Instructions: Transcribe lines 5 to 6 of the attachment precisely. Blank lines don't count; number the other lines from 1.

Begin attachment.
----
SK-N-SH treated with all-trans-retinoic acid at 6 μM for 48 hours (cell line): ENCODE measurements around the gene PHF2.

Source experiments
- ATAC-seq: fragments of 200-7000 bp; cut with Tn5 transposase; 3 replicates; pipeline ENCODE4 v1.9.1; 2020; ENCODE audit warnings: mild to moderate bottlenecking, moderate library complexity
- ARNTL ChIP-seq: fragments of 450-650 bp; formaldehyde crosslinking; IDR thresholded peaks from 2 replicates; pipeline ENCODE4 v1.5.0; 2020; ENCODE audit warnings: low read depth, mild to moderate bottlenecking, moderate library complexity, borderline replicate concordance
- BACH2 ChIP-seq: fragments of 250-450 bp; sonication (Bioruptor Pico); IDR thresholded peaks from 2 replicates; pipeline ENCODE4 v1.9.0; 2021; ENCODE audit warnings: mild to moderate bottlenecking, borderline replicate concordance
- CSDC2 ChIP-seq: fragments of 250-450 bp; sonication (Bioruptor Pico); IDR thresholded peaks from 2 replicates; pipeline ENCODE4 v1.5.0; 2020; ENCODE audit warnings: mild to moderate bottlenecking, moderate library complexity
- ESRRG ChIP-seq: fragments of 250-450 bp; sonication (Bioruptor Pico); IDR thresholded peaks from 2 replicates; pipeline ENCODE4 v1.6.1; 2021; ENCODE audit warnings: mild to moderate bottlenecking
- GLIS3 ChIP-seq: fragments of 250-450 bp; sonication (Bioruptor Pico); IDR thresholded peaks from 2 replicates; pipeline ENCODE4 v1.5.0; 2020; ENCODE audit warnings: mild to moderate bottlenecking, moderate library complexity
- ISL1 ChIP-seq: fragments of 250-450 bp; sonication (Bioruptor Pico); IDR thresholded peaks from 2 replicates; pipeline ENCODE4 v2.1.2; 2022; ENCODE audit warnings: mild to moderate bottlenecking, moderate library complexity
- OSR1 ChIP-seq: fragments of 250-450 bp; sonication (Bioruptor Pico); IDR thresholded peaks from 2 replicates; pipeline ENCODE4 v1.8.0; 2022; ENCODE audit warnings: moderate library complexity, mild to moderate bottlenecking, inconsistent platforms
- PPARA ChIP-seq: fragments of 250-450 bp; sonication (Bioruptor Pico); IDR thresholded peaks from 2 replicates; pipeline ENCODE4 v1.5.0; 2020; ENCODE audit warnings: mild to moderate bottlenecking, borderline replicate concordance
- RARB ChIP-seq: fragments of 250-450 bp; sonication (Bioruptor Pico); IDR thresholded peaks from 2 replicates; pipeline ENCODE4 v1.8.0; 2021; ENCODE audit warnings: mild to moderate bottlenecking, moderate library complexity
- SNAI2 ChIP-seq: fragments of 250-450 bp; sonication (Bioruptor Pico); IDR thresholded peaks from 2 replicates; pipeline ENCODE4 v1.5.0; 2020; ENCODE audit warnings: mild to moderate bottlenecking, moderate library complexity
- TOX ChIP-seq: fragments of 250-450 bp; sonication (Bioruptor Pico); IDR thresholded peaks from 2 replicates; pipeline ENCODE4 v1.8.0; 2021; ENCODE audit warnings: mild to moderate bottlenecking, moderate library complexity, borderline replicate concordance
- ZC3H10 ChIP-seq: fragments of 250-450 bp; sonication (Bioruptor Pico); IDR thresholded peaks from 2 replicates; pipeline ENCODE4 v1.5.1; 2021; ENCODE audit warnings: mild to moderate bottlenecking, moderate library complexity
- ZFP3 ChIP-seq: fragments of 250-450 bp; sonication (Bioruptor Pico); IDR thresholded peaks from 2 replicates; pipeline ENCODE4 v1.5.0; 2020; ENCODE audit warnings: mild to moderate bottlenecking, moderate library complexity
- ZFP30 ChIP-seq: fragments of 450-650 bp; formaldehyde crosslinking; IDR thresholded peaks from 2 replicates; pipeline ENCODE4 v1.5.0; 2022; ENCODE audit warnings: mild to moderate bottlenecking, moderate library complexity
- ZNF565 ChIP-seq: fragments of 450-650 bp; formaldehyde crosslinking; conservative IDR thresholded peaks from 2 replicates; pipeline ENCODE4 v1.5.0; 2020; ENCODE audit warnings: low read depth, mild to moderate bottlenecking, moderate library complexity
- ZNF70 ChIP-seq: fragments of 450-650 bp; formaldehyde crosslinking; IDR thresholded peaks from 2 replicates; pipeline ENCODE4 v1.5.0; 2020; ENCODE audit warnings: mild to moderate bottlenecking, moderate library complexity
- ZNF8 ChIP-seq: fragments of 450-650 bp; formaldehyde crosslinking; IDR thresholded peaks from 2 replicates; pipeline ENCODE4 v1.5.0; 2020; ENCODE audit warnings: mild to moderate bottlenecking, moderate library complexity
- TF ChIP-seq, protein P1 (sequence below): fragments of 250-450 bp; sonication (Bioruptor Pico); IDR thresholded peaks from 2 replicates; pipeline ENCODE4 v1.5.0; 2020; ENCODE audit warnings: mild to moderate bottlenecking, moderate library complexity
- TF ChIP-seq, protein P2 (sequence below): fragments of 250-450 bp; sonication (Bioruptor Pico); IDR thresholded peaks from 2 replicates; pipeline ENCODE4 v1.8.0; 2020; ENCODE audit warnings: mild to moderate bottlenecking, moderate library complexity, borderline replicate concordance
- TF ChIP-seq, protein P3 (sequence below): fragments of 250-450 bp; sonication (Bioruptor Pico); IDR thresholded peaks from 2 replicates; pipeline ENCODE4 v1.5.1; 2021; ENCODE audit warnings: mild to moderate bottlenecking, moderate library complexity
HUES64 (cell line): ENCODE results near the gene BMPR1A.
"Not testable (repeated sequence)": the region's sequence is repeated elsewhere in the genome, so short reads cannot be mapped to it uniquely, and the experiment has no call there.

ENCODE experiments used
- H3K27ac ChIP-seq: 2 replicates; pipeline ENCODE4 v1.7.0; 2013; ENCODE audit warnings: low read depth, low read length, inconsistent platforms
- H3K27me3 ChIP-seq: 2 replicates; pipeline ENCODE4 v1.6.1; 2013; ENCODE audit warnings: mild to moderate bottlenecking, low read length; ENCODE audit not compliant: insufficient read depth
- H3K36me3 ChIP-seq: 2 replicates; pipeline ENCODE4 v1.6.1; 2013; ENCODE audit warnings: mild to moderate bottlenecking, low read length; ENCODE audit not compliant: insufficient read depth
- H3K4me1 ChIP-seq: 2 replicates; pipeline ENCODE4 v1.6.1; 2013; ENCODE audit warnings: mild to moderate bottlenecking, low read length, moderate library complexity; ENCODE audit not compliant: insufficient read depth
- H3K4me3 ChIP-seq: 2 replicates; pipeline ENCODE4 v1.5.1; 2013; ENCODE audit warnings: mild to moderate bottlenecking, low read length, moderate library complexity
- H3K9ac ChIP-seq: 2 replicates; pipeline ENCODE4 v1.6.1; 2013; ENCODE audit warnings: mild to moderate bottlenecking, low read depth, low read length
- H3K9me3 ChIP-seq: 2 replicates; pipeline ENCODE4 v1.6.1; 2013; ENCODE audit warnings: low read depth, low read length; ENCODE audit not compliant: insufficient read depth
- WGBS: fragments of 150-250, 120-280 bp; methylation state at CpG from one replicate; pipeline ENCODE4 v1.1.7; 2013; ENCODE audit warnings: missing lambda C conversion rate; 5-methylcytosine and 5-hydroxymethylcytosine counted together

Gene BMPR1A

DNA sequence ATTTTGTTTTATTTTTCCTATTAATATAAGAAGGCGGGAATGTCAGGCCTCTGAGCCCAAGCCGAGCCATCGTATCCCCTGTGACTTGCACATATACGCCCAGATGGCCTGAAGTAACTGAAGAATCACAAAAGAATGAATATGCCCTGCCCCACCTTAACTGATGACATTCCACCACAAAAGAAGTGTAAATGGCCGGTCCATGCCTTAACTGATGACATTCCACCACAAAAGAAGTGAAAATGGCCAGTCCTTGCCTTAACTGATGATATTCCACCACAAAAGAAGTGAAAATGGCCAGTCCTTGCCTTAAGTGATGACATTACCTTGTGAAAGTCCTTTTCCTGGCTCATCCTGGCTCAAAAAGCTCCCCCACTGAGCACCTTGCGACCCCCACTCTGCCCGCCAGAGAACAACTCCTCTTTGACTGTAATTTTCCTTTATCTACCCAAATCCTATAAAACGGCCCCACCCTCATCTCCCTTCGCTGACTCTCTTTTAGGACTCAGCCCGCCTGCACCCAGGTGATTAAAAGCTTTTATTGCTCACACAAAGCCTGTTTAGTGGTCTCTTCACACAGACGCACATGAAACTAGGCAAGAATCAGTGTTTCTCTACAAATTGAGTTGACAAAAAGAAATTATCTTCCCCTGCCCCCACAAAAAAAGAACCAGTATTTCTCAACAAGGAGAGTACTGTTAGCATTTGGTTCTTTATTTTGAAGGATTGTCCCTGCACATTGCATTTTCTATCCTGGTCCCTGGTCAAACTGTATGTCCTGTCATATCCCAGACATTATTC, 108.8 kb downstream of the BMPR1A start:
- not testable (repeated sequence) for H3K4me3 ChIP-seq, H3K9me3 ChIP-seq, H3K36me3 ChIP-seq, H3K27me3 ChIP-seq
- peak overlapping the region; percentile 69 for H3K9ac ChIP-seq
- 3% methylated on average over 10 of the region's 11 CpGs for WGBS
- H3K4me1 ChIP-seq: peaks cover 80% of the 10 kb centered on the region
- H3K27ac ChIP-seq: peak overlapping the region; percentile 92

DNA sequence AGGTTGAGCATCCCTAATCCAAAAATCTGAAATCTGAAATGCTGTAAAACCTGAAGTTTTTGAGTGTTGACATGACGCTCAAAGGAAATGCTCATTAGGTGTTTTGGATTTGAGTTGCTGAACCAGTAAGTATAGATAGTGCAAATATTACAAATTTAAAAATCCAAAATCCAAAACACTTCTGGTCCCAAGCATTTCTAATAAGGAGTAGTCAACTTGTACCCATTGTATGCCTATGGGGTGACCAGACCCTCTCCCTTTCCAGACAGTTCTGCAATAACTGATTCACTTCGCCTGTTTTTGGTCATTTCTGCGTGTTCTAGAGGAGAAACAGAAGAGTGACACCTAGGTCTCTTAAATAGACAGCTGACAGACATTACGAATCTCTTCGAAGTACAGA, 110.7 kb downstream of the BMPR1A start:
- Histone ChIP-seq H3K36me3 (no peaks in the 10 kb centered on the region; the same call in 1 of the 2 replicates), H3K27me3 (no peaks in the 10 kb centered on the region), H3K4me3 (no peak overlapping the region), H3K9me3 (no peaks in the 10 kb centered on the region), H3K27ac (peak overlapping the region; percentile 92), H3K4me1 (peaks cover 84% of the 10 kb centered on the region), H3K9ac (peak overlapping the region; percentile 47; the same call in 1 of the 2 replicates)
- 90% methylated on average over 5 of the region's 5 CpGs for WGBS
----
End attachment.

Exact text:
- BACH2 ChIP-seq: fragments of 250-450 bp; sonication (Bioruptor Pico); IDR thresholded peaks from 2 replicates; pipeline ENCODE4 v1.9.0; 2021; ENCODE audit warnings: mild to moderate bottlenecking, borderline replicate concordance
- CSDC2 ChIP-seq: fragments of 250-450 bp; sonication (Bioruptor Pico); IDR thresholded peaks from 2 replicates; pipeline ENCODE4 v1.5.0; 2020; ENCODE audit warnings: mild to moderate bottlenecking, moderate library complexity